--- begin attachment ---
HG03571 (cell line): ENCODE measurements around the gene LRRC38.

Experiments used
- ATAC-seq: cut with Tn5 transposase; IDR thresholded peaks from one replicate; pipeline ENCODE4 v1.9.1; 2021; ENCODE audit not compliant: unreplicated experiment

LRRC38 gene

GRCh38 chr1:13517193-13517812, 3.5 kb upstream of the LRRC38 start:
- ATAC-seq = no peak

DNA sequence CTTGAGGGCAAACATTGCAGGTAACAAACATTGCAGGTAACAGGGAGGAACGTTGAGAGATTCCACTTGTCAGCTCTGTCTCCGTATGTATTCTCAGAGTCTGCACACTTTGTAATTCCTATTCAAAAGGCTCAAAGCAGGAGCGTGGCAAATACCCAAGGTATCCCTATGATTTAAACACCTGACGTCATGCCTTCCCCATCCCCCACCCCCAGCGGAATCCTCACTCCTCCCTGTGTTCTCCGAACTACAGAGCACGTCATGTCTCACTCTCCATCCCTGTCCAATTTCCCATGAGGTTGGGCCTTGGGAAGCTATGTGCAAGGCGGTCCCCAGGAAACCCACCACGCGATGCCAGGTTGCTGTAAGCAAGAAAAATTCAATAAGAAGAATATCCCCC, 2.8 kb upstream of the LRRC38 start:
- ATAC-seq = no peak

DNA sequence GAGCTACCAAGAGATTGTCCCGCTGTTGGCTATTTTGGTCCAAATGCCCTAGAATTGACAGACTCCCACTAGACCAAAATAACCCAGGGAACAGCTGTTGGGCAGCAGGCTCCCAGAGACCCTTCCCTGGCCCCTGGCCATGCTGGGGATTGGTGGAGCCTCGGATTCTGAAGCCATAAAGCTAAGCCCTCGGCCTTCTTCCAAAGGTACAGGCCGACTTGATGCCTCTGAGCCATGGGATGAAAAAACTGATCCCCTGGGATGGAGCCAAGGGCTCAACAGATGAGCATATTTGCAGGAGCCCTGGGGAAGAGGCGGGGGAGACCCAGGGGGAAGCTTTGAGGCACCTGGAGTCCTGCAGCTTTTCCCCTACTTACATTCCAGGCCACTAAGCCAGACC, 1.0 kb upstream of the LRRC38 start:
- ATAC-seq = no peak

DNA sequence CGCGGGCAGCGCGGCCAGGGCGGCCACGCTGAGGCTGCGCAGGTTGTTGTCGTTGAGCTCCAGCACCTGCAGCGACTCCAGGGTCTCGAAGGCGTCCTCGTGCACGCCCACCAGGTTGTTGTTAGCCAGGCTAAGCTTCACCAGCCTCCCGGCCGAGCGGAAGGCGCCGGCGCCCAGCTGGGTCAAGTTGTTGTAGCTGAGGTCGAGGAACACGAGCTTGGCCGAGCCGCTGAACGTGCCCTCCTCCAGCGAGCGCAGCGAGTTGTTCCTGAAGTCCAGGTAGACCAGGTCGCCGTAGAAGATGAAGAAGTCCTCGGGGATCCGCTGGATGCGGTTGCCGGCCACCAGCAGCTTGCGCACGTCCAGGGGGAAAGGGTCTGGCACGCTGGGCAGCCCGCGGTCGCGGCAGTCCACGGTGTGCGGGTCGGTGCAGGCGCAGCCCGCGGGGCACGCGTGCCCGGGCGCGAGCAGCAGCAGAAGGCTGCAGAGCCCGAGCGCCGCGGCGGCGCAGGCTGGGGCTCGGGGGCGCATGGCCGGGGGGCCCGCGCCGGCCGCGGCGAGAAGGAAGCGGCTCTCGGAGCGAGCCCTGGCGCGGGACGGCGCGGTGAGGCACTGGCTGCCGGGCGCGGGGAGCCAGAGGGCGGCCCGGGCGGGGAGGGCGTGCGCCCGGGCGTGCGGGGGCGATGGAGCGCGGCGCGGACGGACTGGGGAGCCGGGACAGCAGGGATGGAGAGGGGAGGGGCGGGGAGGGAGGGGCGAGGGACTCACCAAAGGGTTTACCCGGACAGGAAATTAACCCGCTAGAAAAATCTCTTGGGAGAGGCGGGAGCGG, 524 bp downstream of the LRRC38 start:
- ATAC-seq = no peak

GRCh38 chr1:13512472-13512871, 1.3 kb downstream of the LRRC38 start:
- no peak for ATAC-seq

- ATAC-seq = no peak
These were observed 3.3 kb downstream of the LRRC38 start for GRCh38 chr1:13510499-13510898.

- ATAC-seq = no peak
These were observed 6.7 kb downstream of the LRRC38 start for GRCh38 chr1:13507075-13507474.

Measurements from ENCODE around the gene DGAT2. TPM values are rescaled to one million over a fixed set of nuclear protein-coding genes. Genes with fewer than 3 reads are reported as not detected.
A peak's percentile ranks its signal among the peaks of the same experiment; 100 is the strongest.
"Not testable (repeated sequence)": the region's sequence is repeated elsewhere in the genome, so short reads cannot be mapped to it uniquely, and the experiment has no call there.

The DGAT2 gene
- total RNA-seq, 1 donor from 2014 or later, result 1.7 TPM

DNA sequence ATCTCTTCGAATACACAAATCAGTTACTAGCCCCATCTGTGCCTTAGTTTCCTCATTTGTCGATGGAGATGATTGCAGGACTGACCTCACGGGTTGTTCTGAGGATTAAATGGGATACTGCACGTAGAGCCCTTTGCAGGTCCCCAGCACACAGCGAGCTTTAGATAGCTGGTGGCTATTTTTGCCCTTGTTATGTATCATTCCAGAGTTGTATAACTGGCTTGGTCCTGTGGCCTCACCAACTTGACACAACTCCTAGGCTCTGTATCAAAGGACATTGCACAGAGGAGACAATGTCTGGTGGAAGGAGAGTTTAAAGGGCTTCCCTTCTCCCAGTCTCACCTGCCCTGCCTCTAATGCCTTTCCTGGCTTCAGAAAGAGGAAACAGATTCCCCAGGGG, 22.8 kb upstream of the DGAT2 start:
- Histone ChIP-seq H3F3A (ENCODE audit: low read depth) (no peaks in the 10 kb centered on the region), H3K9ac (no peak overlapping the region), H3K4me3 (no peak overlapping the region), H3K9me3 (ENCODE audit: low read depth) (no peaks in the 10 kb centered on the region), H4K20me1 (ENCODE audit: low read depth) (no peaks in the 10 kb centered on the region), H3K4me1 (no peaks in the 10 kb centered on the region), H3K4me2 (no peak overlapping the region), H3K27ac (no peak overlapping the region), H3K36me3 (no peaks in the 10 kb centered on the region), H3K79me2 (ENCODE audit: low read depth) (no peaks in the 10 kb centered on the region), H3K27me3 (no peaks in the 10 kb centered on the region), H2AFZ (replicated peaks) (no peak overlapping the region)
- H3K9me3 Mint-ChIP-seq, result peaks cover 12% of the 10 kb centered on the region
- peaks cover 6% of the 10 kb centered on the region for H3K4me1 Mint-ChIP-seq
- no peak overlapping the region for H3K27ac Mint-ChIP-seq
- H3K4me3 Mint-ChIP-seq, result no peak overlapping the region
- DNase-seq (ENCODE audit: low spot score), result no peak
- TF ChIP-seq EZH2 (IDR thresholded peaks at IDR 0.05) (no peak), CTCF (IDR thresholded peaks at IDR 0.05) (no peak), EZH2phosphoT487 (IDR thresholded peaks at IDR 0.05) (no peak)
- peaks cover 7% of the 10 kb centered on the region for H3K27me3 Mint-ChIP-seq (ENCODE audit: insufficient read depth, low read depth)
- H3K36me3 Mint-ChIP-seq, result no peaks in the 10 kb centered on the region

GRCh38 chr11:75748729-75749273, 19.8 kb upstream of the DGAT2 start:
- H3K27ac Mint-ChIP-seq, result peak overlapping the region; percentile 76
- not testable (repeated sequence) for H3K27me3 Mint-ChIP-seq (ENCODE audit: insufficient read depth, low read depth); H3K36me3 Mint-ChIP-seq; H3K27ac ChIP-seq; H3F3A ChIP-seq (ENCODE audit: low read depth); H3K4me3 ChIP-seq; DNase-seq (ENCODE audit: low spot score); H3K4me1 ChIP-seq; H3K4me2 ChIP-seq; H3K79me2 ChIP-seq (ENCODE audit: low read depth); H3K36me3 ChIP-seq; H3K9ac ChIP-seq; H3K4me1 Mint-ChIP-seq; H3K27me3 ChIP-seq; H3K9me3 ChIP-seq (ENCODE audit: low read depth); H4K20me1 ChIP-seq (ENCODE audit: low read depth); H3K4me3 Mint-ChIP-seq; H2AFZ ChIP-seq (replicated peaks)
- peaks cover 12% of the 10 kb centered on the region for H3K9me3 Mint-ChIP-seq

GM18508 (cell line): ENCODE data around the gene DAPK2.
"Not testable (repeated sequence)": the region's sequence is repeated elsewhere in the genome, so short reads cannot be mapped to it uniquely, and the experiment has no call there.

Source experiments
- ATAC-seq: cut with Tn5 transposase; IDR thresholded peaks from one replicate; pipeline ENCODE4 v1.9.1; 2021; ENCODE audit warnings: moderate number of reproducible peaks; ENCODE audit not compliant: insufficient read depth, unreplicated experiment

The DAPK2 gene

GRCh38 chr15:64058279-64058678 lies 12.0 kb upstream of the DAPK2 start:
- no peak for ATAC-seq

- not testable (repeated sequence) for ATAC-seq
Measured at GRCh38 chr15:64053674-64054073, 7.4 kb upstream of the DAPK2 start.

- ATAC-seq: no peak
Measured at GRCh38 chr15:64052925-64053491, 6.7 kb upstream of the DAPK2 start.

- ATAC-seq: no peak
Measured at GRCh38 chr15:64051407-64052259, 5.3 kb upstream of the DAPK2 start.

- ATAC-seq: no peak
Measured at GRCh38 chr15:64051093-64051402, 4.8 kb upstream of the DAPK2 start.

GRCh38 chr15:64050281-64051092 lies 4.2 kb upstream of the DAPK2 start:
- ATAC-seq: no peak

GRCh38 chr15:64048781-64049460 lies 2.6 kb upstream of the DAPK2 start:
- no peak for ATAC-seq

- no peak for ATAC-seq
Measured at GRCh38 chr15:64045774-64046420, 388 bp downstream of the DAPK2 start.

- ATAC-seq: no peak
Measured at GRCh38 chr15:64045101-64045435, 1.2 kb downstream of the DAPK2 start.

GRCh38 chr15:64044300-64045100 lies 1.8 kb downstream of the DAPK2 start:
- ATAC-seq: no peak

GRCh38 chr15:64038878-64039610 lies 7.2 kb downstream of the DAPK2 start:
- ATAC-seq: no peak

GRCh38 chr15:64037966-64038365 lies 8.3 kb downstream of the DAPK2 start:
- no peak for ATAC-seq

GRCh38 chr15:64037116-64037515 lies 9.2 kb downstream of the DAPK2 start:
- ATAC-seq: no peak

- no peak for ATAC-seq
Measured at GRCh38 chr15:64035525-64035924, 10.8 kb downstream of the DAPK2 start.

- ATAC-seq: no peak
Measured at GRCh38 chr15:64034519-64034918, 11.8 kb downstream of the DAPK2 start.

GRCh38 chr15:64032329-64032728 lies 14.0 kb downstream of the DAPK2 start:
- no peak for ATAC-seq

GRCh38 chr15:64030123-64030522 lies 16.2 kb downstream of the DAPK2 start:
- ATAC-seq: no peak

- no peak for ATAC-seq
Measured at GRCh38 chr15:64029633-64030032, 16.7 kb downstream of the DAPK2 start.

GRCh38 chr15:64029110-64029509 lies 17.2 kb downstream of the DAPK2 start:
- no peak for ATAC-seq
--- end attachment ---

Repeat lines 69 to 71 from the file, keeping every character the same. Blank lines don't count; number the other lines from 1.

- no peak for ATAC-seq
Measured at GRCh38 chr15:64035525-64035924, 10.8 kb downstream of the DAPK2 start.

- ATAC-seq: no peak